On the flip side of this, what do you do if you can’t make it to the inspection? In short, not much, we’ll do our job and send over the report by the following morning. After you and your Realtor review the report, if you have any questions, we are always willing to host a phone conference to go over the findings. The same amount of support will be there whether you attend or not and regardless the report will have all the findings listed with photos and videos.

Every home inspector is different because they generally come from different construction back grounds. We all follow similar standards of practice that limit some aspects of a home inspection such as cosmetic. It is important to remember that the purpose of the home inspection is to find out if any major issues exist.

This is a question we generally recommend asking your Realtor. There are many reasons for this but the main one boils down to negations. For example, if you were one of 15 offers but now you want $20,000 in repairs, whether they are legitimate or not, what is to keep the sellers from saying no and planning to accept the next offer. The same situation can happen the other way giving you the potential to save $1,000’s. Regardless in this situation, the home inspector is not the professional in judging the market, the houses value, nor do they have insight on the offers and what price you are paying, this is why we recommend hiring a Realtor.

With that being said, what we typically see being asked for are safety and health related issues. Radon mitigation, mold remediation, repairing of structural components that could result in injury, and moderate to severe electrical issues are some of the most common repair that are asked for because of their health and safety risks. Items such as a leaking roof, major rot in siding and structure, foundation failures, and HVAC systems and water heaters that are no functioning are also common grounds for a repair request because of the financial cumbersome they entail.

So, is anything required to be fixed? This can be a grey area depending on the type of sale but typically, items that an appraiser might call out are required to be fixed to allow for financing or to properly appraise the dwelling. This may include items such as; Smoke and CO detectors that are outdated, missing, or not functioning. Strapping and TPR valve down spouts that are missing on a water heater. A proper heat source that is not functioning and providing heat to bedrooms. And alarming safety issues that could result in injury.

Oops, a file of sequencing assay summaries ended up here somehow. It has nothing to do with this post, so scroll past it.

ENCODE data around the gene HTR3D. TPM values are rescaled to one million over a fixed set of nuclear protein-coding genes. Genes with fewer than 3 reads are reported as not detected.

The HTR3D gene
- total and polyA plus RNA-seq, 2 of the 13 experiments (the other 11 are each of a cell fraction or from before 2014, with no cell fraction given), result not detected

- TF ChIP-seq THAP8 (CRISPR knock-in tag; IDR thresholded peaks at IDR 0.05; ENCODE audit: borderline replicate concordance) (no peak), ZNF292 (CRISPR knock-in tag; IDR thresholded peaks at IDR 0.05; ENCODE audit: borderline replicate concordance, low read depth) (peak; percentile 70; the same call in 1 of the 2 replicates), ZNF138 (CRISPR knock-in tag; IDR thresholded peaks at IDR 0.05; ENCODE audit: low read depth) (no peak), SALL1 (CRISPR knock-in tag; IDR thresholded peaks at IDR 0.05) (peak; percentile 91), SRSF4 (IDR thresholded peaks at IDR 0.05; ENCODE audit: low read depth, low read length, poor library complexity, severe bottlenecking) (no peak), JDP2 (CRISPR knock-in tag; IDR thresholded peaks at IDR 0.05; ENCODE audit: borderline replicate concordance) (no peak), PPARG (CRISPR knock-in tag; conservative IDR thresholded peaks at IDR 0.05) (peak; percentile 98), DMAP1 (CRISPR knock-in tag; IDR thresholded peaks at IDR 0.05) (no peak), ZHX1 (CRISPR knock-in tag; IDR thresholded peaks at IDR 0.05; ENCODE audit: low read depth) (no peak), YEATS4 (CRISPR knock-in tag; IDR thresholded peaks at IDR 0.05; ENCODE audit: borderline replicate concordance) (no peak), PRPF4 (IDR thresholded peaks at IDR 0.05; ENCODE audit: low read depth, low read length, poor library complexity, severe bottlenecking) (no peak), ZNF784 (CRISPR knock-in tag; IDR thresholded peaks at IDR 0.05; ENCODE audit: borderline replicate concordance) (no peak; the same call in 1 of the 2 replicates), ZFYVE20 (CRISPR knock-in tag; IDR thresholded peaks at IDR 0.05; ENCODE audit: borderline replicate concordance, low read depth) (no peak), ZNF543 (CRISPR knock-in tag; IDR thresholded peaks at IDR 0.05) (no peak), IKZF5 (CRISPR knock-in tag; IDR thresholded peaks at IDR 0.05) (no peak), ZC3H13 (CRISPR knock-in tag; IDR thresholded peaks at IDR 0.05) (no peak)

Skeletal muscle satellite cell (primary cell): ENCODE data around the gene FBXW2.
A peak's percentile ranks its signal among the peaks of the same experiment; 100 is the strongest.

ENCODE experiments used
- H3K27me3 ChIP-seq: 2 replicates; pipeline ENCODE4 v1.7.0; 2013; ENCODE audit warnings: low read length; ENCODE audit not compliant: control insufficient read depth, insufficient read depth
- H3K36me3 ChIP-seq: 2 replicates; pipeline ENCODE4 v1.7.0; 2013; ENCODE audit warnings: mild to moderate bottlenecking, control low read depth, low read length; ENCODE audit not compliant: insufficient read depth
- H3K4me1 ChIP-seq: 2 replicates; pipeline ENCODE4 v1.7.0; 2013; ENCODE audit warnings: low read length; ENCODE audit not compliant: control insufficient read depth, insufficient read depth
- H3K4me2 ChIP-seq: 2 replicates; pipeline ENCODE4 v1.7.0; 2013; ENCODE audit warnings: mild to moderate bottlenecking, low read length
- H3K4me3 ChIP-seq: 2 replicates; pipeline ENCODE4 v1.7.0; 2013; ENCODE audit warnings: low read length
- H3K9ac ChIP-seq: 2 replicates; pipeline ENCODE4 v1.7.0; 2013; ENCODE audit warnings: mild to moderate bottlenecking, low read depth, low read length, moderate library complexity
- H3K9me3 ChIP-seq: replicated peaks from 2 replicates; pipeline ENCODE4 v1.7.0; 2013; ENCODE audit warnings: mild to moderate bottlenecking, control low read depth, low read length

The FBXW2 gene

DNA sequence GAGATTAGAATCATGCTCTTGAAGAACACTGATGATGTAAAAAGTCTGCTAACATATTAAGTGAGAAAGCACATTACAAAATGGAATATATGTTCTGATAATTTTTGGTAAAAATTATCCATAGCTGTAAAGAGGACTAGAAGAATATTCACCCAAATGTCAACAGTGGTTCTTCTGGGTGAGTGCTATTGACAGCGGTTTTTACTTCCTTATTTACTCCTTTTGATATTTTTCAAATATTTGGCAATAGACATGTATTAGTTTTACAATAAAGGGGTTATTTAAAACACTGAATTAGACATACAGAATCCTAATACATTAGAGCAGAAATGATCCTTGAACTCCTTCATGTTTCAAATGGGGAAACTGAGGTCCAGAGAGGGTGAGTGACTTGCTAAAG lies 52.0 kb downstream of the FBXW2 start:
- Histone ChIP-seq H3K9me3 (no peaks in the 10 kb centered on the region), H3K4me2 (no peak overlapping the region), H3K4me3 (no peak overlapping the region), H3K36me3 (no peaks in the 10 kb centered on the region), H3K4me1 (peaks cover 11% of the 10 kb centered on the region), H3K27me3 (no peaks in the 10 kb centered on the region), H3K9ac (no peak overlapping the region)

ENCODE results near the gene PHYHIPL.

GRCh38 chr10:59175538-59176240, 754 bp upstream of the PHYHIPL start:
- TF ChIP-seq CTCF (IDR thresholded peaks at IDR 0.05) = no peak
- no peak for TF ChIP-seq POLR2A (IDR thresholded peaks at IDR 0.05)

The important thing is to discuss with your Realtor what you would like to be repaired and consider their recommendations. Like your home inspector, the Realtor does not have an emotional attachment to the home, so their reasoning may be more realistic.

Buying a home can be a scary process, the term “hurry up and wait” is one that always comes to mind. One big thing to remember is the home inspector is on your side, they don’t fail or pass homes, that can’t prevent you from buying a home, they simply collect information about a home and deliver to you.

There are guidelines for home inspectors of what information to collect and what needs to be inspected, but nothing specifically identifying how they must deliver it. Talk with your Realtor and make sure you hire a home inspector who delivers a quality report with color photos, videos, commentary, and recommendation.

A good home inspector should review a house from top to bottom including all major structural components that he or she can get to. Expect the infrastructure such as the plumbing, electrical, gas lines, and specific appliances to be tested. The doors, windows, outlets, and even locks are typically all standard as well. Chances are when the home inspection is complete, that home inspector will know more about your home than you would in 10 years of living there, so ask questions, read the report, and ask more questions if you have them.

Information is power and ideally with this information you and your Realtor can make the proper decision whether the house is still right for you and if you would like to ask for something to be repaired. One mistake most first-time home buyer’s make is not having a Sewer Scope and Radon test completed. Major sewer issues can add up into the $1,000’s, sometimes even reaching $15,000. A home with high Radon levels can be a serious health issue which would need a mitigation system installed to lower the concentration to safe levels. Typically these services each run $125.00 and yet some decide to skip them and come to regret it later.